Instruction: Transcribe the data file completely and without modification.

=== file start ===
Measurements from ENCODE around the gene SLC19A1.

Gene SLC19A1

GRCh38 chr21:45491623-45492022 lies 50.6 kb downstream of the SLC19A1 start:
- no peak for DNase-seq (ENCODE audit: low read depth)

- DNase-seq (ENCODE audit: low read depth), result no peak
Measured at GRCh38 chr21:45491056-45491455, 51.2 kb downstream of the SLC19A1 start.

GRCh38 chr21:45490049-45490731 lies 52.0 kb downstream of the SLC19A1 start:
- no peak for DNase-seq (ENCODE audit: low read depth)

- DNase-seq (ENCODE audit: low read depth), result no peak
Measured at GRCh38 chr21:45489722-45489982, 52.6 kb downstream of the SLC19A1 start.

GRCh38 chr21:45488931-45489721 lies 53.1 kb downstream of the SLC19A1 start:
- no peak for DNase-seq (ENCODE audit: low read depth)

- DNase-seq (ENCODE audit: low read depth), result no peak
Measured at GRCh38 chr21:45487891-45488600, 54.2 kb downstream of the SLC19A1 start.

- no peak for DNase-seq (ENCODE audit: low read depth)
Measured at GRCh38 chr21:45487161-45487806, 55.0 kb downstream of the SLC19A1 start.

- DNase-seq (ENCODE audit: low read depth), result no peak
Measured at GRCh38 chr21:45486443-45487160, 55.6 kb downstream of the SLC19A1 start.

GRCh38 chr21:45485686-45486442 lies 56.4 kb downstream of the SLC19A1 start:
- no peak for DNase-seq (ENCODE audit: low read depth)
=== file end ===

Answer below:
Measurements from ENCODE around the gene SLC19A1.

Gene SLC19A1

GRCh38 chr21:45491623-45492022 lies 50.6 kb downstream of the SLC19A1 start:
- no peak for DNase-seq (ENCODE audit: low read depth)

- DNase-seq (ENCODE audit: low read depth), result no peak
Measured at GRCh38 chr21:45491056-45491455, 51.2 kb downstream of the SLC19A1 start.

GRCh38 chr21:45490049-45490731 lies 52.0 kb downstream of the SLC19A1 start:
- no peak for DNase-seq (ENCODE audit: low read depth)

- DNase-seq (ENCODE audit: low read depth), result no peak
Measured at GRCh38 chr21:45489722-45489982, 52.6 kb downstream of the SLC19A1 start.

GRCh38 chr21:45488931-45489721 lies 53.1 kb downstream of the SLC19A1 start:
- no peak for DNase-seq (ENCODE audit: low read depth)

- DNase-seq (ENCODE audit: low read depth), result no peak
Measured at GRCh38 chr21:45487891-45488600, 54.2 kb downstream of the SLC19A1 start.

- no peak for DNase-seq (ENCODE audit: low read depth)
Measured at GRCh38 chr21:45487161-45487806, 55.0 kb downstream of the SLC19A1 start.

- DNase-seq (ENCODE audit: low read depth), result no peak
Measured at GRCh38 chr21:45486443-45487160, 55.6 kb downstream of the SLC19A1 start.

GRCh38 chr21:45485686-45486442 lies 56.4 kb downstream of the SLC19A1 start:
- no peak for DNase-seq (ENCODE audit: low read depth)